Who Should Pay for Data Theft?Craig A. Newman and Daniel L. Stein
Earlier this month, Congress held hearings on data breaches and cybercrime, topics that raise important questions for every business and consumer. It’s a pity that Congress is not interested in answering them.
How do we come to that conclusion? Check the list of those called to testify. It included law enforcement officials responsible for chasing down hackers, regulators concerned with cybersecurity, and the poster children of the latest incidents, top executives from Target and Neiman Marcus. With this cast, the hearings provided the usual Washington theater—complete with public apology and finger-pointing. Retailers were accused of shoddy data security practices, and credit card issuers and banks of failing to use the latest credit card technology.
If congressional leaders want to solve our serious data security problems, they have to address the most important question: Who pays the bills when thousands of credit card numbers go missing? That discussion requires the participation of the banking industry, notably absent from last week’s hearings. The closest the industry got to the hearing was a letter recommending that Congress put enterprises that fail to keep their organizations secure on the hook for any financial damages—a not-so-subtle shot at retailers and others with lax information and data security protections.
Currently the rules determining who’s liable for the costs associated with a hacking incident are governed by a series of contracts among retailers, the banks that issue cards and handle payments, and the credit card companies, such as Visa and MasterCard. Those agreements generally give credit card companies the authority to levy assessments for inadequate data security standards and to require reimbursement for fraudulent charges.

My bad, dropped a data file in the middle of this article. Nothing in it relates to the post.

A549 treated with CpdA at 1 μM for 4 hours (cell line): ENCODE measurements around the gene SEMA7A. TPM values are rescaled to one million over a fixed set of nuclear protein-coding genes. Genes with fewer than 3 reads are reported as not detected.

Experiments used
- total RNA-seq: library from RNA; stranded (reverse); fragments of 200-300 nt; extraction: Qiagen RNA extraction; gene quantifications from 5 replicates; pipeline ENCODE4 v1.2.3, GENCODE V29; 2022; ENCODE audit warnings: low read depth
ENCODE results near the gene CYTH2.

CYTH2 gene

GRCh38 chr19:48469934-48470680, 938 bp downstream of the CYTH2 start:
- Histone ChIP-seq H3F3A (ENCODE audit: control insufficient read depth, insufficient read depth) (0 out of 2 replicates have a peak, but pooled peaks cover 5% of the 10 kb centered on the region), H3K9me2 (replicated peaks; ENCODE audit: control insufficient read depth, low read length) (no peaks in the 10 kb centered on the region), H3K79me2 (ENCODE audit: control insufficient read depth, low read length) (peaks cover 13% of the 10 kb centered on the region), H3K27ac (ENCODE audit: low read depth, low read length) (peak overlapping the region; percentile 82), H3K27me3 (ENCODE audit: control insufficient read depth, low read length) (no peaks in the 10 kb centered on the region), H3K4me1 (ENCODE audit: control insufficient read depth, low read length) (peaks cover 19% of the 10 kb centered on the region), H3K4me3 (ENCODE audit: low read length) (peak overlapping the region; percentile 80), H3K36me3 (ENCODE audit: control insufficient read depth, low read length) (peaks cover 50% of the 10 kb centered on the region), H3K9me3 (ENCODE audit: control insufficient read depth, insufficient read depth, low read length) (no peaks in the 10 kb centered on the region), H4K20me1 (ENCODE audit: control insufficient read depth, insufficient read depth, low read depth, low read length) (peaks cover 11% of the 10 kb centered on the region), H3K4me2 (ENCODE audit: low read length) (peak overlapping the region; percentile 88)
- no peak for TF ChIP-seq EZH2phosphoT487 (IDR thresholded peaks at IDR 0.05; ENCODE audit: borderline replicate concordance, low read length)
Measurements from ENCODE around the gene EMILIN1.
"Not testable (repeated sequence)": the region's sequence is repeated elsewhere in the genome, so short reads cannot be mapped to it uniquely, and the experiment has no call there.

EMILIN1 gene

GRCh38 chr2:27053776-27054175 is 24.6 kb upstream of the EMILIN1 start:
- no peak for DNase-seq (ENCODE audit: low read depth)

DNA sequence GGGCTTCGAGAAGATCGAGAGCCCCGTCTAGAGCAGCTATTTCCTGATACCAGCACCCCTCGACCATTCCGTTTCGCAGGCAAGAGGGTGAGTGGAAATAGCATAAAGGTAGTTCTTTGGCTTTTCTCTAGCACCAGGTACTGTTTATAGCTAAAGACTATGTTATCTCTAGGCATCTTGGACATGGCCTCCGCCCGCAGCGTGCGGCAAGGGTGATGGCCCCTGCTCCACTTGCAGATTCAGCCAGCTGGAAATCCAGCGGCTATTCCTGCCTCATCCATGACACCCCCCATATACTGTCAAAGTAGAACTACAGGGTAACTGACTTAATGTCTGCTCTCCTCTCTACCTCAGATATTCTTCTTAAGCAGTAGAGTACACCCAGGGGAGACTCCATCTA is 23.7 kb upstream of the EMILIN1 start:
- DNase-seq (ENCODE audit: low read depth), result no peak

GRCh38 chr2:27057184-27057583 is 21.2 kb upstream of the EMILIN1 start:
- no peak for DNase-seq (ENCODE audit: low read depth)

In the skirmishing over liability that follows cybercrimes, banks have historically been the deep pockets that are initially left with the bill. They’re also first on the hook for card-replacement costs, which, at $10 per card for the 40 million cards affected in the Target theft, would amount to $400 million just for that breach. Banks then have the right to go after the retailer for employing lax data security systems. In some instances, retailers accused of using such systems have paid significant costs of their own. After a data breach in 2007 that involved 45 million debit and credit cards, then the largest of its time, the owner of T.J. Maxx stores paid out $65 million in settlement costs to Visa alone.
There is no precedent, however, for recent breaches, which exposed the information of as many as 110 million Target customers, 1.1 million Neiman Marcus shoppers, and an unknown number of customers of other retailers suspected of being victimized by the same malware. The massive scale of these cyberthefts presents Congress with an ideal moment to examine the issue of liability and, if prudent, create policy that allocates risk to parties best able to minimize the threat of cybercrime and protect consumers. That’s what the focus of last week’s hearings should have been.
Instead, Congress left the hard questions to the courts. Already, the Alabama State Employees Credit Union and two other banks have filed class actions on behalf of financial institutions against Target, accusing the retailer of not taking appropriate measures to safeguard customer information. The retailers are all but certain to push back. But no single judicial decision can do as much to clarify the legal muddle between retailers and banks as congressional action could.
The hackers who stole millions of credit card users’ data from Target inflict damage on all of us. The resolution of how the costs of cybercrime are allocated—if Congress had actually considered the issue—could have been the lasting legacy of the recent data thefts.